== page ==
Patients and Attitudes
I was riding in an elevator with a rheumatologist a few years ago. He told me that my patients were all “fat” and “responsible for their situation.” I told him an elevator ride could not cover the amount of education he needed, so I invited him to call me. There are many reasons why people develop T2D and carrying too much weight is a significant one. We tell our patients that this extra weight puts stress on the natural production of insulin. The result is that less organic insulin is produced so more manufactured insulin is prescribed, and this puts weight on the patient.
Patients have busy lives, and those with diabetes are no different; their lives get in the way of managing their disease. Some need to remember to take 3 or 4 injections a day. They forget an injection at lunch because their routine has been disrupted; they forget at bedtime because they fell asleep on the sofa. Or they had to feed their children dinner quickly to make it to a teacher’s meeting, so they forgot their medication. But it is vital that they maintain their insulin injection schedule. Research says missing 2.1 meal-related injections a week increases glycated hemoglobin (A1c) by 0.3% to 0.4%.
Most people with T2D will eventually need insulin. For someone with diabetes – and for their family members – hypoglycemia is a real fear. Hypoglycemia has significant physical (eg, irregular heartbeat, shakiness) and mental (eg, anxiety, irritability) effects. In response, patients can treat themselves with glucose tablets or simple carbohydrates (between 15 and 30 g). If the patient is unconscious, the family may need to use injectable glucagon. This is where the benefits of a continuous glucose monitor come in.
Patients can see the hypoglycemic state they are approaching so they can treat a low blood glucose level on their own before others need to.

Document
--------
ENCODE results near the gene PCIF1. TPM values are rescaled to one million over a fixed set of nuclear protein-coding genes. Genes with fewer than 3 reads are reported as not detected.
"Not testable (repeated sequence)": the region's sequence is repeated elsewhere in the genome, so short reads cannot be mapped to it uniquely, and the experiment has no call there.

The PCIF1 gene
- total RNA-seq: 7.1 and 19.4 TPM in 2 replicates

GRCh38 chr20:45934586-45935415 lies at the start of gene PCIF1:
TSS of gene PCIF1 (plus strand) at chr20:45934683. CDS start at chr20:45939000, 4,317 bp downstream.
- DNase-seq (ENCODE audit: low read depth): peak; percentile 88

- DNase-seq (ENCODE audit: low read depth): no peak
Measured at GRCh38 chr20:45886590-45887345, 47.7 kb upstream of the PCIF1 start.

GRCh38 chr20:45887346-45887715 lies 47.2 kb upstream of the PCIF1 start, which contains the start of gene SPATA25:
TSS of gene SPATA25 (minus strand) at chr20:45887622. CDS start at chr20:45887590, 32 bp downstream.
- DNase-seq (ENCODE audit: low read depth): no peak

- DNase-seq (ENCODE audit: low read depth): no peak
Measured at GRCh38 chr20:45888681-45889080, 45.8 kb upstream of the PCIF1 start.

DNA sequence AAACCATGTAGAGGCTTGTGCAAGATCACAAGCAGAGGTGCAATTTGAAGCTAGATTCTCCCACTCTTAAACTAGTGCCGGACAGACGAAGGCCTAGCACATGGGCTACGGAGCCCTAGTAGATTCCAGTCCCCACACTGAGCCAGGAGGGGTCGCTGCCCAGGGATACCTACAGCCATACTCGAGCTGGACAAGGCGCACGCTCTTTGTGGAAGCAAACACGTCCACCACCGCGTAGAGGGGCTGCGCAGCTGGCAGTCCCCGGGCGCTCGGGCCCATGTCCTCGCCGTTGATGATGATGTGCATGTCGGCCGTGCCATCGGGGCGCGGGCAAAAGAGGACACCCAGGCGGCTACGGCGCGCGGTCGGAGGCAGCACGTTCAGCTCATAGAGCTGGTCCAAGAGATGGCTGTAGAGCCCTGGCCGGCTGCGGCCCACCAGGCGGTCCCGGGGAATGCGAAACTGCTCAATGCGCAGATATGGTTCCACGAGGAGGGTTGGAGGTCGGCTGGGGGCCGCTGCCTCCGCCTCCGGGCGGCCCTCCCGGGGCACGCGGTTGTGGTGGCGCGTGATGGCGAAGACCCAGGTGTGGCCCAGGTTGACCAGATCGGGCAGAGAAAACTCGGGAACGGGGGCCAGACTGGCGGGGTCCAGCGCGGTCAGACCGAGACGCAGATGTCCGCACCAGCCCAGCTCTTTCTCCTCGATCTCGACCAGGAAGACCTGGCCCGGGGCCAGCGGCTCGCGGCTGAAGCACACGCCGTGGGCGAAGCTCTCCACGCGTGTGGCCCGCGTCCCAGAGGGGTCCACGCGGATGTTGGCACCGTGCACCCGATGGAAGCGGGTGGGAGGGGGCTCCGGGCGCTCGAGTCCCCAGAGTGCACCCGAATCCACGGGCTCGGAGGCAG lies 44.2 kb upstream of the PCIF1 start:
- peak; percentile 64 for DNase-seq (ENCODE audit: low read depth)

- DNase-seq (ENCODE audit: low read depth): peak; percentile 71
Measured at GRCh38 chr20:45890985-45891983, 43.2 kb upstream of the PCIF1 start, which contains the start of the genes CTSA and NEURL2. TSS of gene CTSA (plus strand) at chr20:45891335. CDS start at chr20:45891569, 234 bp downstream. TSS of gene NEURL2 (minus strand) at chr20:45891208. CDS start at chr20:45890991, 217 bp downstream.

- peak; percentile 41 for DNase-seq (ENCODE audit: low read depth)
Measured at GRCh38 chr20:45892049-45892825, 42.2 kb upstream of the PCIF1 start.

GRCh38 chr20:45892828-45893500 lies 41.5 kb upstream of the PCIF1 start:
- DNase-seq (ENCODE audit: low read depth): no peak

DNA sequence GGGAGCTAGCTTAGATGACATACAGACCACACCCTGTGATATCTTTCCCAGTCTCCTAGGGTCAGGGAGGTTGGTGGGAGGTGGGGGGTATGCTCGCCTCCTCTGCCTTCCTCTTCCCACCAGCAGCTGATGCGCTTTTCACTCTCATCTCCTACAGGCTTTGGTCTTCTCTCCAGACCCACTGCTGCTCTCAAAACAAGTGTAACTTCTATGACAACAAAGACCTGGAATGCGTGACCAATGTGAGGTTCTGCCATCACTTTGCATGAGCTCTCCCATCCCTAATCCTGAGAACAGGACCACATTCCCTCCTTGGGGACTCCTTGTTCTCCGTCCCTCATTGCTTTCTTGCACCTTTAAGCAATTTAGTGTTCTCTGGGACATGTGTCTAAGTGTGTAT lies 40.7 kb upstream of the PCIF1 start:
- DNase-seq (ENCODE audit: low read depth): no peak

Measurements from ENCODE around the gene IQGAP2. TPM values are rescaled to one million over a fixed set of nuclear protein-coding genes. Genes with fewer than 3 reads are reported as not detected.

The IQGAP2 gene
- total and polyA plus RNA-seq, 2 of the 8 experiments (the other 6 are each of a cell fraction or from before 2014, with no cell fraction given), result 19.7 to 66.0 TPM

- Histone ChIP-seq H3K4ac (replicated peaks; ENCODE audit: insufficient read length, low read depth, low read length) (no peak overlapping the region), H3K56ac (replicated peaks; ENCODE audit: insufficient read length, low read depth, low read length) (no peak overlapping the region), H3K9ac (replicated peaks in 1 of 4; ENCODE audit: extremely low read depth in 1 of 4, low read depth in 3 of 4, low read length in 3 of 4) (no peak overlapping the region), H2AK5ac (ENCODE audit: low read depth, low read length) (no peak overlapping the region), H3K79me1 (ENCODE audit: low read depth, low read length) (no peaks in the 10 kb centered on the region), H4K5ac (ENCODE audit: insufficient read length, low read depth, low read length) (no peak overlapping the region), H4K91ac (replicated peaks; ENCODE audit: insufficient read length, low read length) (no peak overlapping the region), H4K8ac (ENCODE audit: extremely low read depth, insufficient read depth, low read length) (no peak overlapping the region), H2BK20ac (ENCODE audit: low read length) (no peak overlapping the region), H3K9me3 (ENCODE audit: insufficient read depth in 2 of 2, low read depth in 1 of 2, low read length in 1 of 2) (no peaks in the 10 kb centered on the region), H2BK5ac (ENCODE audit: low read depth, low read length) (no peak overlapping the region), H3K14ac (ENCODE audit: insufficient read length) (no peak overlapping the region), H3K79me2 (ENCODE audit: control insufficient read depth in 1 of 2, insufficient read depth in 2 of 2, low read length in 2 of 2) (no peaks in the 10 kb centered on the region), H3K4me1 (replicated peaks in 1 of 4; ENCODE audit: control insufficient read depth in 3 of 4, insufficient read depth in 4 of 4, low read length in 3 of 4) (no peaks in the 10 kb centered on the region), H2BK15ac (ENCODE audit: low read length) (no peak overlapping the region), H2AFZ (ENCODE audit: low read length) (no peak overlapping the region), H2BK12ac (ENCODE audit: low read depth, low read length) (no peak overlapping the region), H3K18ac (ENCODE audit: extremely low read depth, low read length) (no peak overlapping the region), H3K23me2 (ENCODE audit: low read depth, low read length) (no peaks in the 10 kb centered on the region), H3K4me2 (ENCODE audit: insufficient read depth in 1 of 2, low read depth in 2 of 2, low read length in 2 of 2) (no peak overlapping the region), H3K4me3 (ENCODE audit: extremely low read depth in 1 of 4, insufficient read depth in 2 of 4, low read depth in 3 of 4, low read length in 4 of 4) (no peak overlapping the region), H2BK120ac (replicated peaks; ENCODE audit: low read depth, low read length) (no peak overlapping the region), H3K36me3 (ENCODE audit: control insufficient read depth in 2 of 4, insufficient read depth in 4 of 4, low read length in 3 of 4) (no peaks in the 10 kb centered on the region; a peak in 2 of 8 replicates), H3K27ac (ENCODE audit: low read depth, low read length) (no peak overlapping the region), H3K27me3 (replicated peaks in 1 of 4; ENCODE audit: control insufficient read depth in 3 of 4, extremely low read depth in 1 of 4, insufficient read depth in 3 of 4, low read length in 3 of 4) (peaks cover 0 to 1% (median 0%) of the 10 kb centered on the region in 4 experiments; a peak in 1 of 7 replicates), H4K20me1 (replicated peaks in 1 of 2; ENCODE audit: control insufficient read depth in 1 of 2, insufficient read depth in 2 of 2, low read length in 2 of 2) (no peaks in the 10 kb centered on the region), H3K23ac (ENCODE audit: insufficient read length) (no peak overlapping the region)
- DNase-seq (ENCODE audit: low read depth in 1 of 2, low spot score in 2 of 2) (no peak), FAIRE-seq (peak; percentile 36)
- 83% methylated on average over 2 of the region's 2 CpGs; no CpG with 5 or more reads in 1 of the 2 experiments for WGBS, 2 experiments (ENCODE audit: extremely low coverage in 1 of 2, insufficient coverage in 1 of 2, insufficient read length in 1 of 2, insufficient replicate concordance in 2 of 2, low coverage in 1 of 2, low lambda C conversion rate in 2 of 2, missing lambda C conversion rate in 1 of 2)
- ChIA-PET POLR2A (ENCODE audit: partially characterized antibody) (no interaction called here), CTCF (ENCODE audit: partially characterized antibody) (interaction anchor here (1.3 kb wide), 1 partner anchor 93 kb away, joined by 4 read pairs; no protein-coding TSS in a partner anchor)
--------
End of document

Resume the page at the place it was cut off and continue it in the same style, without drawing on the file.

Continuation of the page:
Our clinic members focus on having open, honest conversations with our patients about how their lives affect their diabetes. We encourage them to choose a nutrition plan or see our dietitian. Some do phenomenally well with plans like Weight Watchers, but others do not. Whatever they choose, our dietitians aim to help them stay on it, with weekly check-ins, teleconferences, and appointments.
Communication goes both ways. Our patients tell us constantly that they do not want another medication. Diabetes is an expensive disease, and most of our patients take at least 5 medications, prescribed by nephrologists, cardiologists, endocrinologists, and family physicians. Our clinical pharmacists and other team members try to find ways to bring those costs down; sometimes we cannot.
It is not a bad idea to keep a flowchart on your phone that details which diabetes drug is applicable under which circumstances, and when it is not applicable. While most are complementary, a list would detail how each of the new medications work, how they work together and how they benefit patients.
Some wisdom learned in the trenches:
- Do not shy away from starting a newly diagnosed patient on metformin and a second agent. The American Diabetes Association guidelines say that more intensive initial treatment can be beneficial. If the patient’s A1c is elevated, consider using 2 medications upon diagnosis.
- Using a sulfonylurea, which stimulates insulin secretion, as a second-line therapy alone can increase risk of myocardial infarction, all-cause mortality, and severe hypoglycemia (hazard ratios, 1.26, 1.28, and 7.60, respectively); these medications also cause weight gain . The sulfonylureas put pressure on the beta cells to work harder. More importantly, we do not know what these medications do to the cardiovascular system in the long term.
- If the patient has cardiovascular disease, then, in combination with metformin, use a glucagon-like peptide 1 receptor agonist (GLP-1) or a sodium-glucose cotransporter 2 (SGLT2) inhibitor. If the patient has kidney disease, start with an SGLT2 inhibitor. And yes, you can prescribe both at the same time.
- SGLT2 inhibitors lower glucose levels by preventing the kidneys from reabsorbing glucose. The GLP-1 agonists encourage insulin production and inhibit glucagon secretion after meals. Neither of these medications are known to add weight; they are linked with weight loss.
- If your patient is on a dipeptidyl peptidase 4 (DPP-4) inhibitor and is moving to a GLP-1 receptor agonist, stop the DDP-4 before starting the GLP-1 since both target the incretin system to control blood glucose levels.